• To maximize operational efficiency, there must be exactly 10 line workers operating the mine.
  • The mine operates from 8 am until 5 pm, Monday to Sunday.
  • The mine employs 4 safety inspectors and 16 line workers to make 20 workers in total.
  • The total weekly labor cost for the Bingham Mine is $16,000.

Which of the following statements is a valid conclusion?

A. One-fifth of the total labor cost for the mine is for safety inspectors.

B. At least one safety inspector must work more than 40 hours per week.

C. Line workers do not work more than 40 hours per week.

D. The majority of the mine’s labor cost is for line workers.

ANSWER KEY

A – Fit-well but not fact-based

There are 4 inspectors out of 20 employees so it seems like the cost of the inspectors can very well be 1/5 of total labor cost. But a missing piece of data to conclude that is: does each person get a similar total income?

C – Fit well but not fact-based

The mine opens for 9 hours per day, 7 days per week, and there must be 10 line workers at a time, so it is 630 man-hours per week at the line positions. There are 16 line workers, so on average each of them only needs to work 39 hours per week. This seems to fit very well with the proposed conclusion: line workers do not work more than 40 hours per week. However, a missing piece of data to conclude is: does every line worker work the same amount of time (if not, there can be some who work over 40 hours while others work less)?

D – Fit well but not fact-based

Similar to A, there are more line workers, so it seems like the total cost for line workers is more than the total cost for safety inspectors. But a missing piece of data needed to conclude is: does each worker get paid the same amount?

Only B is proven true by the provided facts

There are 24 * 7 = 168 inspector hours needed in a week, equaling 42 hours per week per inspector. So there must be one who works more than 40 hours.

Identifying proven true conclusions is an important foundation to master all conclusion-related questions. However, most conclusion-related questions in the McKinsey Problem Solving Test will be given in other formats. In this section, we will learn about the two types of twists: (1) False conclusions and (2) Conclusions reversed. Let’s start with the first one.

TWIST TYPE 1: FALSE CONCLUSION

Any proposed conclusion must fall into one of the following three groups: Proven TrueProven False, and Unproven. This twist is when a question asks you to identify the False Conclusion instead of the True Conclusion.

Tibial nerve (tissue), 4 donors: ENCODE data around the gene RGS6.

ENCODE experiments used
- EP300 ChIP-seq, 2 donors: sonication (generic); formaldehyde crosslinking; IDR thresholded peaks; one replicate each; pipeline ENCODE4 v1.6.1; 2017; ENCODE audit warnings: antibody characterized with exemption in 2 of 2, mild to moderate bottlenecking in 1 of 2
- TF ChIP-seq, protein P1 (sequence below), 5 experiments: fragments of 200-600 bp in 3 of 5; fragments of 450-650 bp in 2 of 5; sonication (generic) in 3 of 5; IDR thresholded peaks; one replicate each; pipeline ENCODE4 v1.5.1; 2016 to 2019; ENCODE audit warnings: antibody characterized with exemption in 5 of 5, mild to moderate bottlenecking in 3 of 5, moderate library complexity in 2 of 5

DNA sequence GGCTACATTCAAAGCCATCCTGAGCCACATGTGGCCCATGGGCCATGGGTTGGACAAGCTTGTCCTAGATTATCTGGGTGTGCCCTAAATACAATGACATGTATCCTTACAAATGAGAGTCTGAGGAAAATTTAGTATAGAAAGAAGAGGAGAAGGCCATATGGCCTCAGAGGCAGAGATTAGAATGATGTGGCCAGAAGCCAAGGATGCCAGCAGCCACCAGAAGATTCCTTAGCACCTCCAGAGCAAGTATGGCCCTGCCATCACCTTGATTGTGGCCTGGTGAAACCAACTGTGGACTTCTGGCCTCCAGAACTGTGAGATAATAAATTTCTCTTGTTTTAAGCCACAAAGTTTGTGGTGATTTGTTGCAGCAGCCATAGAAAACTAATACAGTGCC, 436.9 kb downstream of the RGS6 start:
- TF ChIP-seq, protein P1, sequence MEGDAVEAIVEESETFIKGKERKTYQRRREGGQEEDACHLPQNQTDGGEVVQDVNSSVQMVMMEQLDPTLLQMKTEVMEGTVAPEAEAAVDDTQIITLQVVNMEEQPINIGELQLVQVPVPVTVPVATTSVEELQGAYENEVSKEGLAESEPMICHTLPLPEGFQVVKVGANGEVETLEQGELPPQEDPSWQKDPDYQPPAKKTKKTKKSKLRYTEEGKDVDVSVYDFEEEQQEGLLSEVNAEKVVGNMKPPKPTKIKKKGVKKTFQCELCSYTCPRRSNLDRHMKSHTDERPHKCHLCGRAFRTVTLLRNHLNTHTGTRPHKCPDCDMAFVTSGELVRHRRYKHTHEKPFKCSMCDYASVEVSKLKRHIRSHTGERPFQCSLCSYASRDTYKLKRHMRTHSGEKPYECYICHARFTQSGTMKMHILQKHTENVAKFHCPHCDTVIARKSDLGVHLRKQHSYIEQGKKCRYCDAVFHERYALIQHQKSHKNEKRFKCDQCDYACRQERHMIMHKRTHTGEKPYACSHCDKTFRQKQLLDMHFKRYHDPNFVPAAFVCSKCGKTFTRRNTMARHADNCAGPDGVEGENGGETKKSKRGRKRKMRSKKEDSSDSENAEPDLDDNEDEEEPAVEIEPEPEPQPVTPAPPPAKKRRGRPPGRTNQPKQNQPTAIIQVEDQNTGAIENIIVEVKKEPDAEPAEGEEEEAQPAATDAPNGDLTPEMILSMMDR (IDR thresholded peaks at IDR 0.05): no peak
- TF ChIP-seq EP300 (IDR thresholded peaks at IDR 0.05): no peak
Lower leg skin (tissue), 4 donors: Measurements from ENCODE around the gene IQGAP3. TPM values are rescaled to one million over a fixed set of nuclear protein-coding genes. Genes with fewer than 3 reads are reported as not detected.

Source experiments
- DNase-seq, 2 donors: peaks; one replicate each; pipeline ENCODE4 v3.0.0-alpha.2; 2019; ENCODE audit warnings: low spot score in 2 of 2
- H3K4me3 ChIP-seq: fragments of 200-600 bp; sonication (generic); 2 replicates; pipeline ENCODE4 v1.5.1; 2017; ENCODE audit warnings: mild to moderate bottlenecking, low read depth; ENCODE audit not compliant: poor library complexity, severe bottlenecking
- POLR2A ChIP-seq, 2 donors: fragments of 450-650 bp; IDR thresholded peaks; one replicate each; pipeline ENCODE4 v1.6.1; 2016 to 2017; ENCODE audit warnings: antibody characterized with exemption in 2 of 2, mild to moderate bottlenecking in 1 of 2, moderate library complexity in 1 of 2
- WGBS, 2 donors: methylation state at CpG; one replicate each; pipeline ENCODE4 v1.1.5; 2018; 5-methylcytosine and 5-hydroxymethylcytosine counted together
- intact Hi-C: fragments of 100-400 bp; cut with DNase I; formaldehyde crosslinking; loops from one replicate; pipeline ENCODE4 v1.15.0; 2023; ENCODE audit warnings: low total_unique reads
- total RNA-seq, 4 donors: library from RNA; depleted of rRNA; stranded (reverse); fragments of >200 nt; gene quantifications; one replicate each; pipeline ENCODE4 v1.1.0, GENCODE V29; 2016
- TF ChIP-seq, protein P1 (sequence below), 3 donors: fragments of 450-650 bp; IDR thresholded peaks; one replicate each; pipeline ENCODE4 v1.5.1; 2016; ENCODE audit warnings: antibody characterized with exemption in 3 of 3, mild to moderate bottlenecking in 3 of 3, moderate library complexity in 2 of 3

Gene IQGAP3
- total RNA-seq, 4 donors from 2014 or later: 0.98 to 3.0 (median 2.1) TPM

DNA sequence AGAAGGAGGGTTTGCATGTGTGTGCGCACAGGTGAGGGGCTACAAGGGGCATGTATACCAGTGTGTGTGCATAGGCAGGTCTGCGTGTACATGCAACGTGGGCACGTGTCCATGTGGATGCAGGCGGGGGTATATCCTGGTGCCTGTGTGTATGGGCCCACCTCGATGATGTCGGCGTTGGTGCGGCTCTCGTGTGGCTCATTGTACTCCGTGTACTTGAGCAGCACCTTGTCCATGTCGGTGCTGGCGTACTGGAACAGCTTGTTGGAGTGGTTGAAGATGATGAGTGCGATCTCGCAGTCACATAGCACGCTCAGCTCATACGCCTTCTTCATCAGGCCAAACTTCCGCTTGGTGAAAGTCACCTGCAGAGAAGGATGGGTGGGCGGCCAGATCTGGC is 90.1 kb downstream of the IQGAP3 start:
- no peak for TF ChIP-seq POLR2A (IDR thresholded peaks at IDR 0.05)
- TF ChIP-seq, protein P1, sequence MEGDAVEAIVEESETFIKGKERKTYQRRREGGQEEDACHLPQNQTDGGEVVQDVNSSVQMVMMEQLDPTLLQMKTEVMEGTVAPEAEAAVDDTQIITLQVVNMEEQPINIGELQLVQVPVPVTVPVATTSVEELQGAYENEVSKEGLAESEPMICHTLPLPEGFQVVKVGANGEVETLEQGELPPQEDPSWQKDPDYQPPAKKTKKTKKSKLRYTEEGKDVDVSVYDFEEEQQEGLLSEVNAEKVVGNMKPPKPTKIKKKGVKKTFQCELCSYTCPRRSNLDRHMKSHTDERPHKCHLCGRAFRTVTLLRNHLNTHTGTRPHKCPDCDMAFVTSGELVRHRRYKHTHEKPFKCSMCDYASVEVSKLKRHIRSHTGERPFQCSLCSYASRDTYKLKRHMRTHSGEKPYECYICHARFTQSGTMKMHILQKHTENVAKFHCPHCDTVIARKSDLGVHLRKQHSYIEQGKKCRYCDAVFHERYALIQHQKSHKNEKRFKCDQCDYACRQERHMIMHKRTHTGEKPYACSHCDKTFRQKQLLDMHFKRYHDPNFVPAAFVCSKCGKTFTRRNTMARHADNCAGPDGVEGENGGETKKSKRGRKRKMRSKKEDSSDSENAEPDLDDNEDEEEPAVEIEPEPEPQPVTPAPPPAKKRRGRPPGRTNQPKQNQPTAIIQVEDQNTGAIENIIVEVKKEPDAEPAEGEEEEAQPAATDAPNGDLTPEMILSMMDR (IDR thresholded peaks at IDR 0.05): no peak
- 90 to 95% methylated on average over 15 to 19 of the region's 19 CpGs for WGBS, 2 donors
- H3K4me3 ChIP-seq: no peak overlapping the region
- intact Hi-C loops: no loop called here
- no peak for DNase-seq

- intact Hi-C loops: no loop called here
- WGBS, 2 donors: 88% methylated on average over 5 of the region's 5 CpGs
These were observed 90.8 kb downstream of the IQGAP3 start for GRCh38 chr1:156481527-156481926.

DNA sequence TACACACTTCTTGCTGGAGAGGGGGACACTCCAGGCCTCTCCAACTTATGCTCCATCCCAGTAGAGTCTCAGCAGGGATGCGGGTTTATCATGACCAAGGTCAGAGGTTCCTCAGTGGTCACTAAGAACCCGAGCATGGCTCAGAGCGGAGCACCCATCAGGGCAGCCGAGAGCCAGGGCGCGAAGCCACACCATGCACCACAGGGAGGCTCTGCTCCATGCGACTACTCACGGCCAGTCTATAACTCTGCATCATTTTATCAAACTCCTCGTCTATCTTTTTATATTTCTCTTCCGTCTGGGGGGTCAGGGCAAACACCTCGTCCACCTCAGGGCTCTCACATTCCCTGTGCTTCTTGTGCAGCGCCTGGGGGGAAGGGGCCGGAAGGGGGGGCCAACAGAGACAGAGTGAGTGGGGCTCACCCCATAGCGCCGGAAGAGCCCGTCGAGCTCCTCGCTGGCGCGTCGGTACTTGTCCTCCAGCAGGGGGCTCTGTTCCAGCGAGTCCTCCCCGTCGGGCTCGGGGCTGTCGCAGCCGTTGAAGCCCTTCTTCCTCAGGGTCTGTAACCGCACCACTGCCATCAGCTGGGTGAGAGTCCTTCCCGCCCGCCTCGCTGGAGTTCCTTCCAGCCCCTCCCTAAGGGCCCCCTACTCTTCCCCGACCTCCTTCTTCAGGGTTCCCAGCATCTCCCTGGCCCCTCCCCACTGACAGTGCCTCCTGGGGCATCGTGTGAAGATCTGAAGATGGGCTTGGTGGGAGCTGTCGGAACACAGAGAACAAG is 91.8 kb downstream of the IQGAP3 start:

QUESTION FORMAT

  • Which of the following statements is FALSE based on …?
  • Which of the following statements is FALSE based on … ?

METHODOLOGY

A proposed conclusion is proven false when you can point out at least one instance where the conclusion is wrong. Similarly, with true conclusion questions, unproven conclusions should also not be selected.

Notice that proven FALSE conclusions are NOT conclusions not proven TRUE. A conclusion will stay unproven until it is proved to be TRUE or FALSE.

This question is written based on an official McKinsey practice PST.

Measure Explanation  A, Inc. B Corp. C, LLC D, LTD
Maximum recent revenue growth Highest one year revenue growth in the last 5 years 15% 6% 12% 10%
Minimum recent revenue growth Lowest one year economic growth in the last 5 years 6% 5% 1% 2%
Investment risk rating Ranked A: highest risk to E: lowest risk B D A B
Potential rating Ranked 1: least potential to 10: most potential 7 6 7 5

Which of the following statements is FALSE based on Table 1?

A. A, Inc. had lower average economic growth in the last five years than D, LTD.
B. A, Inc. had higher average economic growth in the last five years than D, LTD.
C. Investment risk rating is based on the difference between maximum and minimum revenue growth in the past five years.
D. Potential rating is based on the maximum recent revenue.

ANSWER KEY

Of A and B, A seems to be false and B seems to be true. However, both of them are unproven. The maximum and minimum figures are not enough to conclude the average.

We don’t know if C is right or not, but we know that it is not proven false. In the provided data, there is no instance where the larger difference between maximum and minimum recent revenue growth indicates smaller risk (and vice versa).

With D, we know for sure that it is proven false because we can point out an instance where the assertion conflicts with the data (B Corp. vs. D, LTD.).

TWIST TYPE 2: CONCLUSIONS REVERSED

Very often, conclusion questions in the McKinsey Problem Solving Test are given in a reversed format. You will be given the conclusion first and asked to pick what facts/ data would be enough to come up with that conclusion.

The key to answering this type of question is to recognize which proposed fact makes the stated conclusion proven or unproven.

This question is written based on an official McKinsey practice PST:

FOCUS Travel is a premium Russian tourism company, offering tours to South East Asian countries. Facing the economic downturn, FOCUS revenue has been hurt badly. While the CFO (Chief Finance Officer) proposed an overall price cut to stay competitive, the CMO (Chief Marketing Officer) is concerned that a price reduction would negatively impact the premium perception of the brand, which drives a lot of sales.

Which of the following statements, if TRUE, would best support the CMO’s assertion?

A. In a recent survey, FOCUS’s customers quoted “price” as the most important indicator in choosing travel agencies in a list of ten factors.
B. In a recent survey, FOCUS’s customers quoted “price” as the most important indicator of quality in a list of ten factors.
C. In a recent survey, there were customers who said they would not buy FOCUS’s services if there was a 10% price increase.
D. In a recent survey, there were customers who said they would not buy FOCUS’s services if there was a 10% price decrease.

ANSWER KEY

In this question, the “conclusion” has been given to us: Price reduction will negatively impact the premium perception, which will in turn negatively impact sales.

Of the four proposed answers, which facts are enough to prove the provided “conclusion” above?